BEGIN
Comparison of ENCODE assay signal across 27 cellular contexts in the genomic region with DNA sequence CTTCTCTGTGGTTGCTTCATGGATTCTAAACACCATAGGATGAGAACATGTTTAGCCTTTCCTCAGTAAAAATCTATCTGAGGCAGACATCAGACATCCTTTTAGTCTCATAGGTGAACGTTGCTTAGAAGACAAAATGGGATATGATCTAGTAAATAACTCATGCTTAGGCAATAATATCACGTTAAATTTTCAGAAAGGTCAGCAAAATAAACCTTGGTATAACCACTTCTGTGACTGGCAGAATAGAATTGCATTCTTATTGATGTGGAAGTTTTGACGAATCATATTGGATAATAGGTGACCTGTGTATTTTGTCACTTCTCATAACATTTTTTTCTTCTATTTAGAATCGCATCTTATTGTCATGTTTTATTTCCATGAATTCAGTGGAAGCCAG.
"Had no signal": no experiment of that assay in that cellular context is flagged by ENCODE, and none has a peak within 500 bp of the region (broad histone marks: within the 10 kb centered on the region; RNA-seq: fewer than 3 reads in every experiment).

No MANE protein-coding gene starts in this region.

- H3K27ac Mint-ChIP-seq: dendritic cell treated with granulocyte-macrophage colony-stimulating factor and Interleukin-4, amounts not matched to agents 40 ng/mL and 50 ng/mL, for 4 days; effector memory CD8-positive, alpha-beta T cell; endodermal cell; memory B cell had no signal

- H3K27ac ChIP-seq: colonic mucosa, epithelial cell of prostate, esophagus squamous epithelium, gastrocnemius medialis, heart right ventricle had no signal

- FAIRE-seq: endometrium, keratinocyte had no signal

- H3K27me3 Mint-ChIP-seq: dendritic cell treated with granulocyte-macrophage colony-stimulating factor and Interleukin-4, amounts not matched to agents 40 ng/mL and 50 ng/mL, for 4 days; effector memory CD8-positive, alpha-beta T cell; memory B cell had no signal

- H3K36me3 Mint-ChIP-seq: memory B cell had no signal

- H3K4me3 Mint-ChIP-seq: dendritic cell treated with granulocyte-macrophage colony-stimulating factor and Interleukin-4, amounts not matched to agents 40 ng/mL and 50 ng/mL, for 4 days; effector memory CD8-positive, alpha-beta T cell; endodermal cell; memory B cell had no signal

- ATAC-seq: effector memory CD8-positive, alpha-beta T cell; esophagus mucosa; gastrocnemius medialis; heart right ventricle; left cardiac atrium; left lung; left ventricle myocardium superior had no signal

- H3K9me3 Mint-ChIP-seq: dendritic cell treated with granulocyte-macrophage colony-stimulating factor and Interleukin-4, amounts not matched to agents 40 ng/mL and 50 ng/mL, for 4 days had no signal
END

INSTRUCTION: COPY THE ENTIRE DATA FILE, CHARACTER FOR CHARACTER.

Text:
Comparison of ENCODE assay signal across 27 cellular contexts in the genomic region with DNA sequence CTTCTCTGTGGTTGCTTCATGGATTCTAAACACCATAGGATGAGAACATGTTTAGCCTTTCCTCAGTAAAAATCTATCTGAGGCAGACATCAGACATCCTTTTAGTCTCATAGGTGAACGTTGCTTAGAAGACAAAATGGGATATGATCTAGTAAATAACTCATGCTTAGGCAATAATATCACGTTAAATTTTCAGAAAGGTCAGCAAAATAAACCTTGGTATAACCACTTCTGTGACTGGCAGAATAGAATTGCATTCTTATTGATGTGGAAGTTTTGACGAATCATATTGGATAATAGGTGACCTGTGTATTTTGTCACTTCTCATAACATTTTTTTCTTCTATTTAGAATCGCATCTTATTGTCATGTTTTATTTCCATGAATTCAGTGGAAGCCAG.
"Had no signal": no experiment of that assay in that cellular context is flagged by ENCODE, and none has a peak within 500 bp of the region (broad histone marks: within the 10 kb centered on the region; RNA-seq: fewer than 3 reads in every experiment).

No MANE protein-coding gene starts in this region.

- H3K27ac Mint-ChIP-seq: dendritic cell treated with granulocyte-macrophage colony-stimulating factor and Interleukin-4, amounts not matched to agents 40 ng/mL and 50 ng/mL, for 4 days; effector memory CD8-positive, alpha-beta T cell; endodermal cell; memory B cell had no signal

- H3K27ac ChIP-seq: colonic mucosa, epithelial cell of prostate, esophagus squamous epithelium, gastrocnemius medialis, heart right ventricle had no signal

- FAIRE-seq: endometrium, keratinocyte had no signal

- H3K27me3 Mint-ChIP-seq: dendritic cell treated with granulocyte-macrophage colony-stimulating factor and Interleukin-4, amounts not matched to agents 40 ng/mL and 50 ng/mL, for 4 days; effector memory CD8-positive, alpha-beta T cell; memory B cell had no signal

- H3K36me3 Mint-ChIP-seq: memory B cell had no signal

- H3K4me3 Mint-ChIP-seq: dendritic cell treated with granulocyte-macrophage colony-stimulating factor and Interleukin-4, amounts not matched to agents 40 ng/mL and 50 ng/mL, for 4 days; effector memory CD8-positive, alpha-beta T cell; endodermal cell; memory B cell had no signal

- ATAC-seq: effector memory CD8-positive, alpha-beta T cell; esophagus mucosa; gastrocnemius medialis; heart right ventricle; left cardiac atrium; left lung; left ventricle myocardium superior had no signal

- H3K9me3 Mint-ChIP-seq: dendritic cell treated with granulocyte-macrophage colony-stimulating factor and Interleukin-4, amounts not matched to agents 40 ng/mL and 50 ng/mL, for 4 days had no signal